Understandably, some great albums go under the radar. There isn’t just more music than ever before – there are so many places to find it. We’d like to think all artists use all channels, but that’s not the case. And even if an album IS on Spotify, it can take time for it to be recognized or recommended.
Benjamin James‘ latest endeavor, 2017’s “Change is Everything”, is arguably one such album I’ve found a bit too late for my comfort. The NC resident is already hard at work on a new EP, but it would be remiss to focus solely on upcoming material. “Change is Everything” definitely earns some press, with its eclectic mix of Sufjan Stevens-esque vocals, chamber pop sensibilities, and careful use of electronic elements. It’s everything I love about Songs of Water, only augmented by a sense of modernity. Naturally, lyrics maintain a level of poetic artistry as well. It’s simply good.
James exemplifies the best of solo and singer-songwriter projects and he isn’t afraid to put his name behind the music, either. “Change is Everything” is simultaneously vulnerable and roaring; tracks like Luminary show more restraint, while Monolith is a bit more of a powerhouse. Each instrument has its place, with highlights placed largely on the chamber instruments: strings and auxiliary percussion get plenty of time in the spotlight, reminiscent of The Oh Hellos (Magnetics is great example). Even bass is used strategically, giving a strong low-end presence on the album.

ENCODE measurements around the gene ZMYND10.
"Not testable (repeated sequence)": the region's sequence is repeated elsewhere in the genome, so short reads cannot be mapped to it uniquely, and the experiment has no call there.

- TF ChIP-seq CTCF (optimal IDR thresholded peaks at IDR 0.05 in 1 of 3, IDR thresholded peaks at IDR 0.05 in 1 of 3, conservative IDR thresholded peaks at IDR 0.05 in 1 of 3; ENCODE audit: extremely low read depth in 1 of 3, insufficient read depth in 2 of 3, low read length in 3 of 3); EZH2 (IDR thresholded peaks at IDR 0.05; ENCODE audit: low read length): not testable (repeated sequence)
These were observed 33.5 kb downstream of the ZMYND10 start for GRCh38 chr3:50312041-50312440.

The range of dynamics on “Change is Everything” is certainly noteworthy. It could rightly be deemed cinematic, with strategic crescendos and intentionally-sparse arrangements complementing each other. Ultimately, the album is beautifully-composed and should definitely draw James some well-earned attention.
For fans of: Surjan Stevens, Songs of Water, Anathallo, The Welcome Wagon, The Oh Hellos